And you know, being here tonight reminds me of a story that I heard which happened back in Prohibition days. It seems that 25 of Boston's top bootleggers were rounded up in a surprise raid. And as they were being arraigned, the judge asked the usual question about occupation. And the first 24 men were engaged in the same profession: each claimed to be a firefighter. Well, naturally, the judge asked the last prisoner, "And what are you?" And "Your Honor," he replied, "I'm a bootlegger." And surprised, the judge laughed and asked, "Well, how's business?" The guy said, "Well, it'd be a hell of a lot better if there weren't so many firefighters around." [Laughter]

What I'm getting at -- even back in Prohibition, your numbers turned the tide. [Laughter] And so, they can today, and must, too, in the future. We've come a long way since Benjamin Franklin founded one of the first volunteer fire companies in 1736. And now, let's go forward and help achieve your goal: a better, more secure, more firesafe America.

Let me just share a few thoughts with you, and then you can get on with the dinner. First, this administration believes the fire service network deserves a Federal Government which understands and values its place in the American community. Almost every municipality has some sort of emergency fire organization. At the 4th of July celebration or Memorial Day parade, the fire service is there. At senior citizens centers and service clubs, the fire service is there. And when fire raged at Yellowstone, the fire service was there. And so, too, when you become the first responder not only to fire but to accidents and floods and cave-ins and collapsed buildings, you deserve the Government's respect. And in my administration, you have it.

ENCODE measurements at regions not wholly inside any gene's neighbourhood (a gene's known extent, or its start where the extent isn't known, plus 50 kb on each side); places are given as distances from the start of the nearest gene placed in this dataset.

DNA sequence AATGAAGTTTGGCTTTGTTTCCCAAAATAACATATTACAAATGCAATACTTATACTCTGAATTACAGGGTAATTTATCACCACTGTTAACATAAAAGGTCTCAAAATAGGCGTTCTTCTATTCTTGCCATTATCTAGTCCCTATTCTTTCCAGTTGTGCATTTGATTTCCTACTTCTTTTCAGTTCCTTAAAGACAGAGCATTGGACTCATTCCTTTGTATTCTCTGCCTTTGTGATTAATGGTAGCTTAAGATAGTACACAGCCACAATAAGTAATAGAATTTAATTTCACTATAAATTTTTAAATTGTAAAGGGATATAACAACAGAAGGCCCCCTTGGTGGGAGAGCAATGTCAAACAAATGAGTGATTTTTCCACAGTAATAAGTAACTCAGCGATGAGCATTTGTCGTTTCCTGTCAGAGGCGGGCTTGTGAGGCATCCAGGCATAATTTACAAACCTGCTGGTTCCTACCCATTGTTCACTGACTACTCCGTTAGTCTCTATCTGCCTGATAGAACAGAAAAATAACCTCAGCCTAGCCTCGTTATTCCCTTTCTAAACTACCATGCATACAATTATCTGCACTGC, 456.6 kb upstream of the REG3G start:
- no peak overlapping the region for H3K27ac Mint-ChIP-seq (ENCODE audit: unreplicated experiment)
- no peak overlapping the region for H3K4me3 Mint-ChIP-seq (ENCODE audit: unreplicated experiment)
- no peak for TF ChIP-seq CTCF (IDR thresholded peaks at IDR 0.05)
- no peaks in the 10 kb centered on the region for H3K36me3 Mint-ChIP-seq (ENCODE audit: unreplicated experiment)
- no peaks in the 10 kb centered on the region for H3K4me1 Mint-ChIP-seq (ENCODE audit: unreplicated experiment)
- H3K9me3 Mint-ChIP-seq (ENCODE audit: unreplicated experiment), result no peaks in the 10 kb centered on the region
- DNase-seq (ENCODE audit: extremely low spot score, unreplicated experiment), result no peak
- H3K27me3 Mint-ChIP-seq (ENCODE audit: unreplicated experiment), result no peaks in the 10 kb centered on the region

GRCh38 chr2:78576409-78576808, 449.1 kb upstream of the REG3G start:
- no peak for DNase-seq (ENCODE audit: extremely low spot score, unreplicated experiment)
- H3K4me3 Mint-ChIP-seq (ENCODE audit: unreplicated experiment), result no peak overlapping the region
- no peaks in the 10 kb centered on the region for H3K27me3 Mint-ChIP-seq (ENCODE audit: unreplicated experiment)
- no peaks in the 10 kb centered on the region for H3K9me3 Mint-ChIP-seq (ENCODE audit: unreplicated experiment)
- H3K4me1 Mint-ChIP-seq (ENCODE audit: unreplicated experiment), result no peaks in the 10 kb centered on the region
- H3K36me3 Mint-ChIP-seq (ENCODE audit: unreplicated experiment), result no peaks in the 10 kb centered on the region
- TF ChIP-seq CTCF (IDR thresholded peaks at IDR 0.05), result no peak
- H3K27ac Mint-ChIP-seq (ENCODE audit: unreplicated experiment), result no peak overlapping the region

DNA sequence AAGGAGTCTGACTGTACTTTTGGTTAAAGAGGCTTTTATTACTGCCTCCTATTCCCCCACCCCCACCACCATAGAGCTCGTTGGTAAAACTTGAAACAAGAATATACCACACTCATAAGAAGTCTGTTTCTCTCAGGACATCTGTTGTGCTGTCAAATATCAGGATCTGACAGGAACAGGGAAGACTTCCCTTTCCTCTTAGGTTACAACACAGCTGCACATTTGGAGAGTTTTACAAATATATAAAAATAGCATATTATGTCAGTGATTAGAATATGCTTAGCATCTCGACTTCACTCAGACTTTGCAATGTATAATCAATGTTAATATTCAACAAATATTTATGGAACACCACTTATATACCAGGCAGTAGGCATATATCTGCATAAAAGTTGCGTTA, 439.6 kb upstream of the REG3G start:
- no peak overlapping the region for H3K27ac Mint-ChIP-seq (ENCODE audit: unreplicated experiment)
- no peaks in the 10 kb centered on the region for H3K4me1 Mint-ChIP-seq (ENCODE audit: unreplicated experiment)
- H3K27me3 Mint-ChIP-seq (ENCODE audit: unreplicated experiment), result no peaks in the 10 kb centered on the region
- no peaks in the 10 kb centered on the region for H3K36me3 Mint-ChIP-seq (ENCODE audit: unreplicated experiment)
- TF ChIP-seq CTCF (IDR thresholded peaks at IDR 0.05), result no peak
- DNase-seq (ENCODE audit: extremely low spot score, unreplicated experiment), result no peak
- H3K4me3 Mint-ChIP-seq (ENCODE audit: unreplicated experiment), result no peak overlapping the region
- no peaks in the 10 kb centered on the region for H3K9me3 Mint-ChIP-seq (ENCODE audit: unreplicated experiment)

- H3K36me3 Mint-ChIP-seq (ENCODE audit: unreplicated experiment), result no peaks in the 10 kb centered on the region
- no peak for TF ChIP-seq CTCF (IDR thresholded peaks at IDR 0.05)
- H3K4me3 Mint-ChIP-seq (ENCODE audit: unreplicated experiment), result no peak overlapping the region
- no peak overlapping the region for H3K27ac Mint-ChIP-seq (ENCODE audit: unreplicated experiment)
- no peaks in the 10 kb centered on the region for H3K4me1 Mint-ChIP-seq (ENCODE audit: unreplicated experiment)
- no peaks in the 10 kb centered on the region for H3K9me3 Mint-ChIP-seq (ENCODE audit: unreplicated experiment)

Second, this administration believes that you deserve the Government's support. Fifteen years ago, the National Fire Prevention and Control Administration was created to ensure that your concerns would be heard by every level of government. I intend for those concerns to be heard. And tonight, I commend the U.S. Fire Administration for pursuing with vigor its rightful role as the fire services Federal advocate and for providing a national clearinghouse to deal with these fire service issues. We want the National Fire Academy to retain its prominence as a national training center. And like the previous administration, we want the original intent of the Federal Fire Act of 1974 to be maintained.

You know, every profession -- you know this and I know it -- every profession has its ups and downs. And perhaps former hockey coach Harry Neale put it best: "Last season we couldn't win at home, and we were losing on the road." He said, "My failure as a coach was that I couldn't think of anyplace else to play." [Laughter]